The Torah Scroll is the dearest possession of the Jewish nation. It is our “tree of life” through which we live eternally. There are directives regarding every detail of how it is written, what it is written on, how each parchment is sewn, and even the ink used. The integrity of the Torah Scroll has been carefully maintained for the past 33 centuries. Every “kosher” Torah is written by a scribe trained to write according to the laws and traditions which existed in the first Scroll which Moshe wrote and gave to the Jewish Nation. Every subsequent scroll is copied from a previously existing text, and carefully checked. Every nuance has been studied, and as much as we know of the depth of knowledge hidden therein, we haven’t scratched the surface.
In our reading this week we encounter a form in the writing of the Torah which is very unusual. It is found in the “Song on the Sea”. Below is a few lines of what a longer column would look like [monospaced font needed]:
xxxxxx xxxxxxxxxxxx xxxxxx xxxxxxxxxxxxxxx xxxxxxxxxxxx xxxxxxxx xxxxxxxxxx xxxxx xxxxxxxxxxxxxxx xxxxxxxxxxxxx
The lines are like bricks which are staggered with each successive level. This is the way it has been written since the very first scroll. What is its significance? In general, one of the main ways that topics in Torah are divided from each other is by using spacing. At times, larger than usual spaces (I believe a minimum of space nine letters would occupy) are placed between words on the same line which end one topic and begin a new one. More pronounced divisions are created when a space begins before the end of one line in the scroll, and the new topic begins on the next line. In this case the space is open to the end of the line. Such a space is often used to begin an entirely new topic, as opposed to a space on the same line which divides two related topics. On a simple level this is one reason why the “Shirah”, song, is written as it is. Each phrase stands as a statement unto itself, yet is inexorably related to the ones preceding it, and following it.
On a deeper level, spaces, or the lack thereof, are used to depict a scenario. We find that the beginning of the assimilation of the Jews in Egypt is with the death of the patriarch, Yaakov, in Parshas VaYechi. Between Parshas VaYechi and its preceding parsha there is no space. This is highly unusual. Rashi notes it and quotes the Talmud that the parsha is “closed” (meaning no space before it begins) because “the eyes and hearts of the Children of Israel were closed with the trouble of the enslavement.” Obviously, this means there was something which the Jews could see and feel before the enslavement began, which came to an end when Yaakov passed away. This loss constituted a turning point in the communal life of the Jewish People.
The Jewish Nation in those days was in exile, just as we are now. Exile in Torah terms is a state of being which is characterized by apparent injustice in the world. Evil rulers with self-serving priorities dominate. Societies are led astray by political and ideological movements (and even less-than idealogical movements) which pretend to benefit them, but in reality benefit very few. G-d’s providence hides itself. People question His existence. “How can there be a G-d? If He exists, how could He remain quiet?” Eyes and hearts are closed. Hopes are dashed, dreams are thwarted. When Yaakov and his sons passed away, the influence of the Egyptian society began to be felt in the Jewish world. It spiraled downward until it became outright subjugation. All that mattered to Yaakov and his family of seventy souls became dulled through the onslaught of foreign influences. Confusion gave way to pain, suffering, and servitude.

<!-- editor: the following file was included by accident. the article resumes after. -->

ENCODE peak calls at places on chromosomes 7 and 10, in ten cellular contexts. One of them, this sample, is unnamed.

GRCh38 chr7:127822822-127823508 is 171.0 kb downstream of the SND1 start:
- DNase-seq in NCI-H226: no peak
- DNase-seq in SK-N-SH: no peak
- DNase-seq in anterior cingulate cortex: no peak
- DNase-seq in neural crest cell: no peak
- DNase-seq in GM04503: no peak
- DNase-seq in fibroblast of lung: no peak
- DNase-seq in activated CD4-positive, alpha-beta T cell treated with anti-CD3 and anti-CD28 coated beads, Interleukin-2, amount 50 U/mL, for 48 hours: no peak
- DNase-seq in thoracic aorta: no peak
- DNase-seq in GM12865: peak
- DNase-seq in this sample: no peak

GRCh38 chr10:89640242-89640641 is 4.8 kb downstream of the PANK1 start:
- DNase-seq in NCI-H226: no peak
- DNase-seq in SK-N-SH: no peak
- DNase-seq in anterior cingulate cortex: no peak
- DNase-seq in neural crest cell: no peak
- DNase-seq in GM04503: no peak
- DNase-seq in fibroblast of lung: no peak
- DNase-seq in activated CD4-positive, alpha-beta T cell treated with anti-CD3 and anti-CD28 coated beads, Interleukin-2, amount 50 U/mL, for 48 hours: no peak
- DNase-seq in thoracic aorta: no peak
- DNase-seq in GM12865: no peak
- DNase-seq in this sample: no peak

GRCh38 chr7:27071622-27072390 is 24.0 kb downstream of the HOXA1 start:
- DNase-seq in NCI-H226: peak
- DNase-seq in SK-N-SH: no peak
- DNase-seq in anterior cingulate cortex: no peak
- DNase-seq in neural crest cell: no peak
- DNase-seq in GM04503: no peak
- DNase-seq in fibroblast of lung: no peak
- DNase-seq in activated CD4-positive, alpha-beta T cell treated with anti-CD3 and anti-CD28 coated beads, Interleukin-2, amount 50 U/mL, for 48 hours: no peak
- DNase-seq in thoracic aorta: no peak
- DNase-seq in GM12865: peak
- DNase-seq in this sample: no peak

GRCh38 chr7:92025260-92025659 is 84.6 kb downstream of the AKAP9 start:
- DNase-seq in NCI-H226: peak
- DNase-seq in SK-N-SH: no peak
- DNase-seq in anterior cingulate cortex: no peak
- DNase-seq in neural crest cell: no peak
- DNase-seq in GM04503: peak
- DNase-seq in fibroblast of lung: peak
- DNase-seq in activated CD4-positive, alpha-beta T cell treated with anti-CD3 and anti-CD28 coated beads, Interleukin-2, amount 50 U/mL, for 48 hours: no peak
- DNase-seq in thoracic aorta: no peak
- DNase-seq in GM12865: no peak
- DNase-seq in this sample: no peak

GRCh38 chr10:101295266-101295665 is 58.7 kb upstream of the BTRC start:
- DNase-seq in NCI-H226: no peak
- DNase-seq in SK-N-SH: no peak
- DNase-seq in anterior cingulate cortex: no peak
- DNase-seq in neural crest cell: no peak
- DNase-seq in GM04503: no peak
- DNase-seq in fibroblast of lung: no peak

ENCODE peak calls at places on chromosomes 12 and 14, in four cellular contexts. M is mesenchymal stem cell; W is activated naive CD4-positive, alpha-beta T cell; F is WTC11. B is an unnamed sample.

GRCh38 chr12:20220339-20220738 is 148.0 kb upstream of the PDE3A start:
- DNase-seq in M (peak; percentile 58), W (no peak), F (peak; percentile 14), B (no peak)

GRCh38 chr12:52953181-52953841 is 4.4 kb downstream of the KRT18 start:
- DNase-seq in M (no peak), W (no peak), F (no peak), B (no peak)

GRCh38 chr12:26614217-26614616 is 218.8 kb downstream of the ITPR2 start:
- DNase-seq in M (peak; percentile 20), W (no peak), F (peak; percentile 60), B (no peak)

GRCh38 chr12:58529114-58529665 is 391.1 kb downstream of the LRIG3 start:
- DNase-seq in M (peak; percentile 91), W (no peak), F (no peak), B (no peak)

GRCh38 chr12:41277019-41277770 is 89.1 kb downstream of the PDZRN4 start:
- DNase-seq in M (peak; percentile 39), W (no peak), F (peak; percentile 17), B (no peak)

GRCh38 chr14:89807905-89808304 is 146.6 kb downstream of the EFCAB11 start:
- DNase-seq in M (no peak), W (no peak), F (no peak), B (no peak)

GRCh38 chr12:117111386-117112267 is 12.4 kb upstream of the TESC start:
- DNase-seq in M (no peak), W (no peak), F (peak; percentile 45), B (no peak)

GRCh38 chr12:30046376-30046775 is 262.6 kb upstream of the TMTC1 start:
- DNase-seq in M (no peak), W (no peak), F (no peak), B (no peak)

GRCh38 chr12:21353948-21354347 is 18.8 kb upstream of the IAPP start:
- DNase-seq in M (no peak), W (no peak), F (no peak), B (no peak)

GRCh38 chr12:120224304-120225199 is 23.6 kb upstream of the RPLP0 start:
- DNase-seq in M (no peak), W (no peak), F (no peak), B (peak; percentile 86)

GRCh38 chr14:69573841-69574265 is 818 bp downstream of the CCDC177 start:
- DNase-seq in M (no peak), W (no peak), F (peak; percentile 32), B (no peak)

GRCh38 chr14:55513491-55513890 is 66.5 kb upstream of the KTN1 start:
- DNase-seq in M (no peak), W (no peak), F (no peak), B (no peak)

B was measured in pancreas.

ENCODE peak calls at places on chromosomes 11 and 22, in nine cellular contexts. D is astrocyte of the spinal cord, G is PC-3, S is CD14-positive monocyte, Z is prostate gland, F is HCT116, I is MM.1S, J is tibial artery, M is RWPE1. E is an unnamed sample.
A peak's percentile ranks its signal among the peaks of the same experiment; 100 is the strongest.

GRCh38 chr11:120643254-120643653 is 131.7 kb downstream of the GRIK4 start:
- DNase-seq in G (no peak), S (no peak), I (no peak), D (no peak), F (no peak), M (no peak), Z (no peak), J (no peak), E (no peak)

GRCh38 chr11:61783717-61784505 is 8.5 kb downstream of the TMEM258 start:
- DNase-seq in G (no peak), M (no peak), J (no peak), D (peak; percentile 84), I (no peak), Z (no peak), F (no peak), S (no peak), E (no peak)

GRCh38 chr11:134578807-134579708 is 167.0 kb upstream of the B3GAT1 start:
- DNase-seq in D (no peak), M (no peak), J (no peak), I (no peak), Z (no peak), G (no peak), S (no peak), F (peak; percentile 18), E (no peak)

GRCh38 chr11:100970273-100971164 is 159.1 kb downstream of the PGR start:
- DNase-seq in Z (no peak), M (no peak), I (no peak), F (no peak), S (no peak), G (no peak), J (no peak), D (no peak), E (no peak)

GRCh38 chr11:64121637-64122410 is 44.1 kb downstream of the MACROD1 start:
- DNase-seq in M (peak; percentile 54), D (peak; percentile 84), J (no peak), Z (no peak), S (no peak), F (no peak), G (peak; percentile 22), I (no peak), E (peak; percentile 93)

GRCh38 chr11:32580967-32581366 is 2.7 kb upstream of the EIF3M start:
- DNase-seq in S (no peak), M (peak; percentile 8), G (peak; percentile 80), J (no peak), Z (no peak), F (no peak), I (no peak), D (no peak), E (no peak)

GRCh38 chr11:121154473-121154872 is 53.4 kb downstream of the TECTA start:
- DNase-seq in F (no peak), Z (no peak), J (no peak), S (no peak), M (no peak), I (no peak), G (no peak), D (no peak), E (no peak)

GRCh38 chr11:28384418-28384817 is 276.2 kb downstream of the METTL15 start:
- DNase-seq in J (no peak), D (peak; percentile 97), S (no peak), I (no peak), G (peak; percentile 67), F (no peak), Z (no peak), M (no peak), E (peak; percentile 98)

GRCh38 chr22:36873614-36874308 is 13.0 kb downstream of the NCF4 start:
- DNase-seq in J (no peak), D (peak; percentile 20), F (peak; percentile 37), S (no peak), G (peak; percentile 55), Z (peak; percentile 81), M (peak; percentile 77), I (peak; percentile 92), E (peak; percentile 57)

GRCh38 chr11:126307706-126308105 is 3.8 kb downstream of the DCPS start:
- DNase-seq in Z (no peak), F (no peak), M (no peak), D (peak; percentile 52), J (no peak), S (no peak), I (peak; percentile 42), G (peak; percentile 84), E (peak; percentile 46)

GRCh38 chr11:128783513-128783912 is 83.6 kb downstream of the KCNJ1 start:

Then G-d sends the Ten Plagues. With each plague the Egyptians are afflicted, but the Jews are healed. The servitude comes to an end. Hopes are restored. The culmination of the experience comes at the Sea of Reeds. The oppressor is utterly defeated. G-d’s providence is clear. There are no more doubts. Now, even the suffering is justified. The experience was purposeful.
This is what is conveyed by the spaces. The spaces express the now obvious providence of G-d in the Egyptian exile. Until now the answers were “closed”, and out of reach. Now all is “open” and clear. Now the entire nation can point their finger and declare “this is my G-d.” It is He who is behind the mask of events. We have been redeemed. We have not been disappointed.
Every week on a different level the sincere student of Torah experiences a taste of the “openings” between the affairs of our busy lives. That is, The Holy Sabbath. The critics of Sabbath observance say “your so restricted. You can’t do this and you can’t do that.” The Sabbath observer takes a deep breath and says “I don’t have to do this and that! Now I can turn to what matters in life. I can spend time with my family. I can study. I can stop and think.” Most of us wouldn’t do it otherwise. We get so involved in the process of reaching goals—mainly financial goals, that we forget that making a living is a means to an end, and not an end in itself. The Sabbath is the time that we can stop and remind ourselves why we are in this world; not to be a consumer. As we see, the spaces, or the openings, are the silence which shouts out so eloquently “there is something behind the mask!” May we all merit to hear the sounds of silence which cry out between the verses of the continuous “songs” of our lives.